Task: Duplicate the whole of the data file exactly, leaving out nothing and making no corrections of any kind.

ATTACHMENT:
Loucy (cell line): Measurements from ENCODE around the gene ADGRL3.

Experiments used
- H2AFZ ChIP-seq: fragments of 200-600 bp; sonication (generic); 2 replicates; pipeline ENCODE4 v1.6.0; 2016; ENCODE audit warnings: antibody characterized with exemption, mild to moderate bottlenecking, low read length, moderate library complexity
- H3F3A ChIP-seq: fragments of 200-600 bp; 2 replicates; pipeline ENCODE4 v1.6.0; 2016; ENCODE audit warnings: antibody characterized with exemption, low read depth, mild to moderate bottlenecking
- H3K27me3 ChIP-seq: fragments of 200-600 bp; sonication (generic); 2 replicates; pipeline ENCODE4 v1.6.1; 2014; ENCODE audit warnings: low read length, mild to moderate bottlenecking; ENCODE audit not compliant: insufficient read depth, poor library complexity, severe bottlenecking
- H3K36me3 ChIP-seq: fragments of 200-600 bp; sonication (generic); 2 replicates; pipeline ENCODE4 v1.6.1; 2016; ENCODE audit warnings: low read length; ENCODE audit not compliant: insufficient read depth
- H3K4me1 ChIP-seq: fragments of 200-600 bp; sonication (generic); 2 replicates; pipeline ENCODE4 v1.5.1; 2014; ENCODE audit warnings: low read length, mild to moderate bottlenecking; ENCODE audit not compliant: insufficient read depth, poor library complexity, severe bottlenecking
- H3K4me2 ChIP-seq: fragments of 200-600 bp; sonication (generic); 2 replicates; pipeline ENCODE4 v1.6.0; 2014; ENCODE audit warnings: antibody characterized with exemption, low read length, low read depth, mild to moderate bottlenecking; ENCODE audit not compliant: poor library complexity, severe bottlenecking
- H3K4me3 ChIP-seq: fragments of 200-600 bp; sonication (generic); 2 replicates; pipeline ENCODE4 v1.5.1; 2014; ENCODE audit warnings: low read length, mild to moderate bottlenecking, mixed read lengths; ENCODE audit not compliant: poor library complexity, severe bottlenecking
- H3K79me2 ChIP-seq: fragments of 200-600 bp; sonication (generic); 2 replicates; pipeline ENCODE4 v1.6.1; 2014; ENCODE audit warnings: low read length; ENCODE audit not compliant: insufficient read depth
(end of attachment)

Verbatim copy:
Loucy (cell line): Measurements from ENCODE around the gene ADGRL3.

Experiments used
- H2AFZ ChIP-seq: fragments of 200-600 bp; sonication (generic); 2 replicates; pipeline ENCODE4 v1.6.0; 2016; ENCODE audit warnings: antibody characterized with exemption, mild to moderate bottlenecking, low read length, moderate library complexity
- H3F3A ChIP-seq: fragments of 200-600 bp; 2 replicates; pipeline ENCODE4 v1.6.0; 2016; ENCODE audit warnings: antibody characterized with exemption, low read depth, mild to moderate bottlenecking
- H3K27me3 ChIP-seq: fragments of 200-600 bp; sonication (generic); 2 replicates; pipeline ENCODE4 v1.6.1; 2014; ENCODE audit warnings: low read length, mild to moderate bottlenecking; ENCODE audit not compliant: insufficient read depth, poor library complexity, severe bottlenecking
- H3K36me3 ChIP-seq: fragments of 200-600 bp; sonication (generic); 2 replicates; pipeline ENCODE4 v1.6.1; 2016; ENCODE audit warnings: low read length; ENCODE audit not compliant: insufficient read depth
- H3K4me1 ChIP-seq: fragments of 200-600 bp; sonication (generic); 2 replicates; pipeline ENCODE4 v1.5.1; 2014; ENCODE audit warnings: low read length, mild to moderate bottlenecking; ENCODE audit not compliant: insufficient read depth, poor library complexity, severe bottlenecking
- H3K4me2 ChIP-seq: fragments of 200-600 bp; sonication (generic); 2 replicates; pipeline ENCODE4 v1.6.0; 2014; ENCODE audit warnings: antibody characterized with exemption, low read length, low read depth, mild to moderate bottlenecking; ENCODE audit not compliant: poor library complexity, severe bottlenecking
- H3K4me3 ChIP-seq: fragments of 200-600 bp; sonication (generic); 2 replicates; pipeline ENCODE4 v1.5.1; 2014; ENCODE audit warnings: low read length, mild to moderate bottlenecking, mixed read lengths; ENCODE audit not compliant: poor library complexity, severe bottlenecking
- H3K79me2 ChIP-seq: fragments of 200-600 bp; sonication (generic); 2 replicates; pipeline ENCODE4 v1.6.1; 2014; ENCODE audit warnings: low read length; ENCODE audit not compliant: insufficient read depth